History of Hotel Okura Amsterdam The dream of Baron Okura

It all started with a dream, back in the 1950s in Tokyo. Baron Kishichiro Okura wanted to create the ideal hotel for everyone coming to Japan. In 1958 the Tasei Kanko Co., Ltd. (currently Hotel Okura Co., Ltd.) was set up by the Baron and Iwajiro Noda, then President, assisted by Torao Aoki, then Vice President. Plans were laid for a hotel that would retain the essence of indigenous design and courtesy, while incorporating internationally understood procedures. Western and Eastern influences were perfectly blended to make international guests feel at home at Hotel Okura Tokyo, that was opened in 1962.

The stated objective of Hotel Okura Tokyo at the time of its opening was to become the best hotel in the world. The specific means to achieve this objective would be the Best ACS: Best Accommodation, Best Cuisine and Best Service. The first of these, best accommodation refer to the facilities of the hotel. Aoki’s contribution here was the idea of building facilities that 'age gracefully'. This makes maintenance and care in day-to-day use all the more important, but also the need to quickly adopt the latest equipment and systems. Best cuisine means absolutely maintain cuisine of the very highest quality. Third, best service, the best facilities and the best cuisine come into their own only with the very best service. The job of a hotel is to satisfy its guests and this can only be with the very best service. This was the basis philosophy of the chain Okura Hotels & Resorts.

Iwajiro Noda had numerous plans for expansion beyond Japan's borders. He was born in Nagasaki, home to Holland Village, where people are familiar with the ancient trade relations between Japan and Holland. The special relationship between Holland and Japan dates back to 1639, when only Dutch Traders were permitted to continue their trading affairs in Japan, on the island of Deshima. Therefore, Noda was convinced that Amsterdam had to be the location of the first Okura hotel of the European expansion.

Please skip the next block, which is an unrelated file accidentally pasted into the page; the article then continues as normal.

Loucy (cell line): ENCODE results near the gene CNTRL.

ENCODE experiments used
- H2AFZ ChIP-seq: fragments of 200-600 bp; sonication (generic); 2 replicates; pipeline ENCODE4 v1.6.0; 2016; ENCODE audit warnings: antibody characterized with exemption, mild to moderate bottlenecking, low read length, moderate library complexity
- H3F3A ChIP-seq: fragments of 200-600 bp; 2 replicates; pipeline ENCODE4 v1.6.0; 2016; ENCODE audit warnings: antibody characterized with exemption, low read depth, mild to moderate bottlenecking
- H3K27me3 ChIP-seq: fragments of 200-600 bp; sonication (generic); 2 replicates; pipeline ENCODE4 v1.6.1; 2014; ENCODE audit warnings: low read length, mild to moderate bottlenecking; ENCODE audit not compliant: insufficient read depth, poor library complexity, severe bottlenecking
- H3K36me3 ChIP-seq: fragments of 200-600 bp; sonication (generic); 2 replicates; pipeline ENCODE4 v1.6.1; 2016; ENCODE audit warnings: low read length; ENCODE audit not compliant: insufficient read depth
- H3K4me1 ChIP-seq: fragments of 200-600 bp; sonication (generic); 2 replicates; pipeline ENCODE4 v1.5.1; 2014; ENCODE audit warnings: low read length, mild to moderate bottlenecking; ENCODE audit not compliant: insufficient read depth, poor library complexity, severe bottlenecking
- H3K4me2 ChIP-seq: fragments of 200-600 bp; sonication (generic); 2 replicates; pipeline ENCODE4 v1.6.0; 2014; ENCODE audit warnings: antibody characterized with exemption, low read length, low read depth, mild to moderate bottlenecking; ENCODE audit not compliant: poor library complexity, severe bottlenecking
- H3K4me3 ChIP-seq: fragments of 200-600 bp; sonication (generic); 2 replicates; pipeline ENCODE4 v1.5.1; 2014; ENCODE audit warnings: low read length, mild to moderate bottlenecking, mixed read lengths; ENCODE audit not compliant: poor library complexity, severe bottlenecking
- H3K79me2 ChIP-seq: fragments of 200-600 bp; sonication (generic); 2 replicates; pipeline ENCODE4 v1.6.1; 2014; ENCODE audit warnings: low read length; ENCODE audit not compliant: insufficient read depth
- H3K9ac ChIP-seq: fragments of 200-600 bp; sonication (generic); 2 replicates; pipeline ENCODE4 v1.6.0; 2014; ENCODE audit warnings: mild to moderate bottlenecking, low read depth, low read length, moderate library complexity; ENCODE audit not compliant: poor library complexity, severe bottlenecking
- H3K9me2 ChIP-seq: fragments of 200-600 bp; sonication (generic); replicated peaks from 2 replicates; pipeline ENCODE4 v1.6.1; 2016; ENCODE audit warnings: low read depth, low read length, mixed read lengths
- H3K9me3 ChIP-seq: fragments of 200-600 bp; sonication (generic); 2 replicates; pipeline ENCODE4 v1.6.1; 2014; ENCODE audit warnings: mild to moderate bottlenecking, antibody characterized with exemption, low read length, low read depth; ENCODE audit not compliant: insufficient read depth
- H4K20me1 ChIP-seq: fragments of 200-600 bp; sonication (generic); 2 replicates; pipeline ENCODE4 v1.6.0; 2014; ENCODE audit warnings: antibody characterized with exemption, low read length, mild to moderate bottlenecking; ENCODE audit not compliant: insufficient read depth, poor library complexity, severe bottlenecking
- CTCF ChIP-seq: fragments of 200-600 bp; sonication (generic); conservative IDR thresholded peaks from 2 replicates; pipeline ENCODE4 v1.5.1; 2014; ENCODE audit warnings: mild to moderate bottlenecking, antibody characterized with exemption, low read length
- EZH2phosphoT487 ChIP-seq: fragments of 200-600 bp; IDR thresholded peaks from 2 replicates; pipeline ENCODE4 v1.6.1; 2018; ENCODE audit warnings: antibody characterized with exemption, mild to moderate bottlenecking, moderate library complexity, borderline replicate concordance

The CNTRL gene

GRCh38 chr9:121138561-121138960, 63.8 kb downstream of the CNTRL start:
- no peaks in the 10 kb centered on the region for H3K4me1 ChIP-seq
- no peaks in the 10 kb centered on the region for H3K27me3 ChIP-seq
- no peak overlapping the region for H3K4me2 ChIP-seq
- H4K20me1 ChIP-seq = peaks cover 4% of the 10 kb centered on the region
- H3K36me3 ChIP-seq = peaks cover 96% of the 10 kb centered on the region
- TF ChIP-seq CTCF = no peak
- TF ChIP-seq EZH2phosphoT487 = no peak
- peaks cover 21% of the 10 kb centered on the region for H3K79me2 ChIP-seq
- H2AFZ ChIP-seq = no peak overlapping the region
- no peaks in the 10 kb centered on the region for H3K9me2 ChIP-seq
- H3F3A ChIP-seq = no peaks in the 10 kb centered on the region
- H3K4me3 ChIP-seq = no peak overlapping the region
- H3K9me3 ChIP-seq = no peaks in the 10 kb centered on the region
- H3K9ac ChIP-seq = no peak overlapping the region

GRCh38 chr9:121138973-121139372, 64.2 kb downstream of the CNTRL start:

On 24 September 1971 His Royal Highness Prince Claus of the Netherlands officially opened Hotel Okura Amsterdam. The growth of the hotel group continued with the opening of the Guam Hotel Okura in 1972 and the extension of Hotel Okura Tokyo with the South Wing, creating a total of 888 rooms. The Okura chain was founded. Even though Okura Hotels & Resorts has many hotels nowadays, its Amsterdam establishment is the only hotel in Europe, giving it a unique position within the chain.

A unique location Why you will find the hotel in a residential area

In 1971 a remarkable tower arose in the south of Amsterdam. How did this 23-storey building end up in the middle of a residential area? Let us take you on a trip down memory lane… To the delight of the Dutch government, contracts of a major construction project were signed in 1969. The prestigious Japanese hotel chain Okura choose Amsterdam as the first location abroad of their international expansion. Close to the old RAI conference building, a site was available where an opera building and metro station would be realized; a very promising outlook. A hotel with international allure would complete this new cultural site in Amsterdam. Four architects were chosen, two Japanese and two Dutch, to get the best of both cultures.

A beautiful complex
Plans were drawn up for a beautiful complex consisting of two separate buildings. A tunnel in between would connect the opera and hotel with each other. Because of the technical and acoustic requirements of the opera, the opera building had to be very colossal and many valuable adjustments were made to the blueprints. An underground parking garage had to be realized and the hotel building was forced to go up in the sky. Because Hotel Okura Amsterdam had to be a tower, a remarkable landmark arose in the Amsterdam skyline

What happened?
Nowadays, the location looks totally different than planned back in 1969. It soon turned out that there was a difference in the financing of both buildings. The budget of the opera became a much debated subject in the following years. Therefore the opera could not directly be materialized. The construction of the Okura on the other hand, started immediately. In the end, the opera was never build; the development plan of the once ‘cultural area to be’ changed. Instead the hotel was surrounded by a retirement home, a petting zoo, a youth centre and a sport centre, none of them higher than the adjacent buildings. This way the tower of Okura is an unexpected contrast in the neighborhood. A great side effect is the breathtaking panorama over the city. From Ciel Bleu Restaurant, the Twenty Third Bar and The Suite as well as most rooms, spectacular sights of Amsterdam can be admired without any other tall buildings obstructing the beautiful view. The LED lights on the roof of the hotel - embodying a barometer - grant the tower an even more prominent place in the skyline of Amsterdam.